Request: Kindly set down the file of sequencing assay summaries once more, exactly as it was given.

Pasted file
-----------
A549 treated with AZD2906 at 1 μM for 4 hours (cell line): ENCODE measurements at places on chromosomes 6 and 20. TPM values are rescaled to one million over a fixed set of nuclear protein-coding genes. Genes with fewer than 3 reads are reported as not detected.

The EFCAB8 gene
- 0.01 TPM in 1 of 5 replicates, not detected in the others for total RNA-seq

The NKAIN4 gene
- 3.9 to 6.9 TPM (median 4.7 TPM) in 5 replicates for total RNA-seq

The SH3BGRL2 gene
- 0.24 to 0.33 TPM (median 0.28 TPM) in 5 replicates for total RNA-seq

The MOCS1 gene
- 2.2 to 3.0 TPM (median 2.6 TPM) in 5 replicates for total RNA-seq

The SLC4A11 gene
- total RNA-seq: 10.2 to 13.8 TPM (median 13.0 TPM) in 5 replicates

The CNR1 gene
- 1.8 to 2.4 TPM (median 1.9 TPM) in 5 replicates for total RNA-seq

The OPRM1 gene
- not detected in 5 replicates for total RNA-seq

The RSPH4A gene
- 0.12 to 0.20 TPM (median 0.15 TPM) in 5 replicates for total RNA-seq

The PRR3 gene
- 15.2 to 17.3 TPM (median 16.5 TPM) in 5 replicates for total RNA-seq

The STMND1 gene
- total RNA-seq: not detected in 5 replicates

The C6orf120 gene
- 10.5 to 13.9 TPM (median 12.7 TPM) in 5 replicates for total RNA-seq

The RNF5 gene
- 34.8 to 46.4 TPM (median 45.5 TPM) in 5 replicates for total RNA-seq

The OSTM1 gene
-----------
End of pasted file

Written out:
A549 treated with AZD2906 at 1 μM for 4 hours (cell line): ENCODE measurements at places on chromosomes 6 and 20. TPM values are rescaled to one million over a fixed set of nuclear protein-coding genes. Genes with fewer than 3 reads are reported as not detected.

The EFCAB8 gene
- 0.01 TPM in 1 of 5 replicates, not detected in the others for total RNA-seq

The NKAIN4 gene
- 3.9 to 6.9 TPM (median 4.7 TPM) in 5 replicates for total RNA-seq

The SH3BGRL2 gene
- 0.24 to 0.33 TPM (median 0.28 TPM) in 5 replicates for total RNA-seq

The MOCS1 gene
- 2.2 to 3.0 TPM (median 2.6 TPM) in 5 replicates for total RNA-seq

The SLC4A11 gene
- total RNA-seq: 10.2 to 13.8 TPM (median 13.0 TPM) in 5 replicates

The CNR1 gene
- 1.8 to 2.4 TPM (median 1.9 TPM) in 5 replicates for total RNA-seq

The OPRM1 gene
- not detected in 5 replicates for total RNA-seq

The RSPH4A gene
- 0.12 to 0.20 TPM (median 0.15 TPM) in 5 replicates for total RNA-seq

The PRR3 gene
- 15.2 to 17.3 TPM (median 16.5 TPM) in 5 replicates for total RNA-seq

The STMND1 gene
- total RNA-seq: not detected in 5 replicates

The C6orf120 gene
- 10.5 to 13.9 TPM (median 12.7 TPM) in 5 replicates for total RNA-seq

The RNF5 gene
- 34.8 to 46.4 TPM (median 45.5 TPM) in 5 replicates for total RNA-seq

The OSTM1 gene